I felt drained and exhausted, ready for sleep. Doug and I lay down and turned out the light. Instantly I was startled into complete alertness by Jesus’ presence in my room, near my bed. Infectious, joyous, excitement poured from Him into me, and I began to shake with laughter.

I understood that a wall had stood between His heart and mine — a wall in my heart, not His. When I laid down my anger at Him, He tore a hole in that wall; and having waited eagerly on the other side, He could wait no longer to rush through to my heart.

Somehow, standing there, He overwhelmed and saturated me with His love for me. Before that night, I didn’t believe God even liked me. That night I met Him, and to my astonishment, I discovered He loves me with an infinite, pure, joyous, delighted, rejoicing love. Not because I am deserving, but because LOVE is who HE IS.

I gasped with wonder and delight.

Doug wondered what was happening to me.

“The Lord won’t let me sleep,” I laughed, “He’s too excited.”

“Perfect love casts out fear,” says John (1 John 4:18), and this is true. Knowing God’s love for me, I no longer felt any fear. I understood now that because God is beautiful, glorious, holy, and good, and because He loves me with “an everlasting love,” (Jeremiah 31:3), I can walk through anything He asks me to, even the bad things. I discovered the love David says “is better than life” (Psalm 63:3).

A Life of Hope

Since that encounter with Jesus, I have a new life. It doesn’t mean I live daily in the intense joy of that night, or that I don’t battle worry and fear, but I live with this hope: God is more gloriously beautiful, good, and full of love than I can ever know. When I face Him, I trust He will welcome me home because He loves me, because He is love, and because I trust Him.

When I am tempted to blame Him for suffering and evil, my new perspective allows me to push through to remember His goodness. I can remember that if I could penetrate the endlessness of His heart — deeper and deeper forever — I would never find a speck of badness, untruth, peevishness, cruelty, or carelessness.

I can embrace my children and tell them with all my heart that if I delight in them, God, whose heart is so much greater than mine, delights in them infinitely more. “He will rejoice over you with gladness” (Zephaniah 3:17). I never take this freedom for granted; I remember what it was like behind that wall.

Stone by Stone: Tear Down the Wall Between God’s Heart and Yours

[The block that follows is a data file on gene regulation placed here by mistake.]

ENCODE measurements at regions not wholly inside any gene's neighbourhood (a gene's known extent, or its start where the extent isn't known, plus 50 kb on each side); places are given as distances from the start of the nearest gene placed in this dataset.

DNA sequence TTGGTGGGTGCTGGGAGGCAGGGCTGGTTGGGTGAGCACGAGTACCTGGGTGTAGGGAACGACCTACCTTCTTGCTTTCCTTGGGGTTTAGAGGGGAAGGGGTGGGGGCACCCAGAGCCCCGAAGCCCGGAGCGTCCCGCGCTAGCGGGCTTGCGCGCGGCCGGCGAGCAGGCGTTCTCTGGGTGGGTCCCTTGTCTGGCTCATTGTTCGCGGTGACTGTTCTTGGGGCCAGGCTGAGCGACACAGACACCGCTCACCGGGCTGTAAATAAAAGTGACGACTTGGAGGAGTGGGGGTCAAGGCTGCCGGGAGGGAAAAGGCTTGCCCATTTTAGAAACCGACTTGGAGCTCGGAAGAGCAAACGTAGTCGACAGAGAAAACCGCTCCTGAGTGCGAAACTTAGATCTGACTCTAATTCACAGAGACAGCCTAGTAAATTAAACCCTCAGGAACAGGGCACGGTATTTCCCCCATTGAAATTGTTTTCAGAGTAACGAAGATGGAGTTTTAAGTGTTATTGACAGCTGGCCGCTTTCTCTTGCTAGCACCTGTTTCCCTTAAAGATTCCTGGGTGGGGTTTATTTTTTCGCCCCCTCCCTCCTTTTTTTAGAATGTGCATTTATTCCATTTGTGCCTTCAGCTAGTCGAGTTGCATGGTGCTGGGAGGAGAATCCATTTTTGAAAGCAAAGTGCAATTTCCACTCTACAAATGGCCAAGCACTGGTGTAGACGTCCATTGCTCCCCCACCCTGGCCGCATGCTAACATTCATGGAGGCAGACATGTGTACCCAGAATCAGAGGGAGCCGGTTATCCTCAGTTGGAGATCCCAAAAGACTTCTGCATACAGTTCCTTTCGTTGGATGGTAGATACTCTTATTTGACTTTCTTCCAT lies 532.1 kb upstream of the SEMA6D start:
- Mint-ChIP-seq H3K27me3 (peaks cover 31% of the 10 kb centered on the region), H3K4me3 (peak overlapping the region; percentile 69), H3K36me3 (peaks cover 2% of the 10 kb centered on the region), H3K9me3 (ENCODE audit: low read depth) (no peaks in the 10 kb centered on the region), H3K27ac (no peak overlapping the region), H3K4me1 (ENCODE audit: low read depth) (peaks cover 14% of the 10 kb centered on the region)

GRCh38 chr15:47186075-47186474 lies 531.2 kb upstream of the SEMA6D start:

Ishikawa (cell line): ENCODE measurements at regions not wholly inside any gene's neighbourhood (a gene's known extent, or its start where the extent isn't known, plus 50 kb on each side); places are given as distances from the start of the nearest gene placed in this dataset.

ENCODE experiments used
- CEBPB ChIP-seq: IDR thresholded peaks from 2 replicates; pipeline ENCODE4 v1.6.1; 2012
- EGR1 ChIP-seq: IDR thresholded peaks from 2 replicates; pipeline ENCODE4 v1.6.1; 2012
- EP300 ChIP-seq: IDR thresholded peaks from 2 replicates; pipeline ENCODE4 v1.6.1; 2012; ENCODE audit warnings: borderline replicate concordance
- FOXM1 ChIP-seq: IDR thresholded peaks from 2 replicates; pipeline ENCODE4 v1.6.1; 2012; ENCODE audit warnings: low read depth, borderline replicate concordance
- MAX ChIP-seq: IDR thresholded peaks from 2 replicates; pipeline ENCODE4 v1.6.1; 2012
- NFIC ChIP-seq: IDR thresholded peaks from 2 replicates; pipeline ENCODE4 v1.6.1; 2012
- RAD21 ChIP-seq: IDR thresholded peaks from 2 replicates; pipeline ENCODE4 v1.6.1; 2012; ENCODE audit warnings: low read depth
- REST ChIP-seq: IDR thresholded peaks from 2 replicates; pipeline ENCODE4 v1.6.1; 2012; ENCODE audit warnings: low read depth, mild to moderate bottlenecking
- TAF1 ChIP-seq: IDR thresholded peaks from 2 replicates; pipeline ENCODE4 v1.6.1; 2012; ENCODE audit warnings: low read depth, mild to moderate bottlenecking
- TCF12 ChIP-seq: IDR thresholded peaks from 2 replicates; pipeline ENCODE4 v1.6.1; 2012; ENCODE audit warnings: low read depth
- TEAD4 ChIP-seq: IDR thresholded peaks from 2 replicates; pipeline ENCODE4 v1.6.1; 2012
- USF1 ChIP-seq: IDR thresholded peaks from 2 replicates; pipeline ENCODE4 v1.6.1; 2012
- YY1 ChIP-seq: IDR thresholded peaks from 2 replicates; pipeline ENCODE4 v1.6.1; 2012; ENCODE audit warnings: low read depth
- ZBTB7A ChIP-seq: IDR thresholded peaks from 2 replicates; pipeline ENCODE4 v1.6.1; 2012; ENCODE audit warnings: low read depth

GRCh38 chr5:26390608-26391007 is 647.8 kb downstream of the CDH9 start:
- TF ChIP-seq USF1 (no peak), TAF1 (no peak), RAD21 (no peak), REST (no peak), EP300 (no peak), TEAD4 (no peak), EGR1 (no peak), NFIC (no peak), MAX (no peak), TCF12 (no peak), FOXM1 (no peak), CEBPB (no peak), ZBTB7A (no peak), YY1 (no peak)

The largest stone in the wall between God’s heart and mine was my unacknowledged anger at God. That night the Lord also tore down stones of demonic oppression (the spirit of fear), as well as lies and unhealed memories.

I found I returned with new joy to the ministry of healing prayer. I felt focused like a laser, that above all we need healing of our heart–connection to God.

Today, I work on staff at a church I love, and I have the joy of praying with people who are seeking the Lord to tear down stones in their own lives. My book, Stone by Stone, is one of the resources I use to train prayer teams in our church’s fledgling prayer ministry. A pastoral ministry without prayer for healing would seem to us like trying to tend to people with battle wounds if we had no access to pain medicine, soap, x–rays or surgery.

D–Day and VE–Day

The truth is, my childhood was not an anomaly; we all live in a war zone. My husband likes to use an analogy from WWII to describe this. On D–Day, the allied forces gained a foothold in Europe. After that day, the defeat of Germany was inevitable, but much fighting and loss of life lay between D–Day and the end of the war — VE Day.

When Adam and Eve rebelled against God in the garden, they abdicated their authority over earth and Satan became “the ruler of this world” (John 16:11). Now, as the writer of Hebrews explains, “we do not yet see everything in subjection to him (Jesus)” (Hebrews 2:8). That little sentence encompasses all war, famine, greed, oppression, injustice, cruelty, death, sickness, accident, and injury on earth; everything is not as God intends. When we forget or don’t understand that we live in enemy–occupied territory, we naturally blame God for the bad things that happen — we grow angry with Him.

One day we will see everything back under the good and righteous rule of Jesus. When Jesus began His ministry, He said, “The kingdom of heaven is at hand” (Matthew 3:2). D–Day. The Kingdom of heaven — through the life, death, and resurrection of Jesus — established its irrevocable foothold on the rebellious, suffering earth.

What did we see as Jesus advanced the Kingdom? We saw healing. Jesus reversed sickness and death (Matthew 8:14–5; John 11:43–4). He set people free from demons (Mark 5). He healed broken hearts and lives (John 8:1–11). Heart–breaking and dark things have no place in God’s Kingdom. When VE–Day comes, the day when Jesus comes to complete the restoration of earth under the rule of God, “He will wipe every tear from their eyes, and death shall be no more, neither shall there be mourning, nor crying, nor pain anymore” (Rev 21:4). Oh, yes!

Healing for Hope

God is good. And bad things happen.

Life assaults and tests our confidence in God’s good and loving heart. In the war zone, where little girls break their skulls, kids tease, husbands murder their wives and children, and everyone we love will eventually die, there is an intimate and fierce battle transpiring in the heart of every man and woman. Will we look over the battlefield, toward our advancing God and take heart? Will we love Him for His goodness? Will we trust Him to put everything right one day? Will we believe He loves us, even as we struggle and suffer?

Or will we shake our fist at Him in anger and blame? Will we build a wall of stones between His heart and ours?

To win this heart–battle, this battle to preserve our hope in the loving and good heart of God, we need God’s help — and He gladly offers it. We cry out to God for His help with these stones, and He, desiring to love us even more than we desire to be loved, helps us take them down.

This is the role of healing prayer in the Kingdom of God: to grow our hope in the goodness and love of God. Then when He comes to swallow up death forever and wipe away tears from all faces, we may all together rejoice and say, “This is our God; we have waited for Him, that He might save us; This is the Lord; let us be glad and rejoice in His salvation!” (Isaiah 25: 8–10).

I thank God for the privilege of praying for healing on the battlefield. May we all have great hope: “May the God of hope fill you with all joy and peace in believing, so that by the power of the Holy Spirit you may abound in hope,” (Romans 15:13). Amen.


Jasona Brown Jasona Brown is Director of Soul Care at Greenwood Community Church in Denver and author of Stone by Stone: Tear Down the Wall Between God's Heart and Yours. Summer 2017 Issue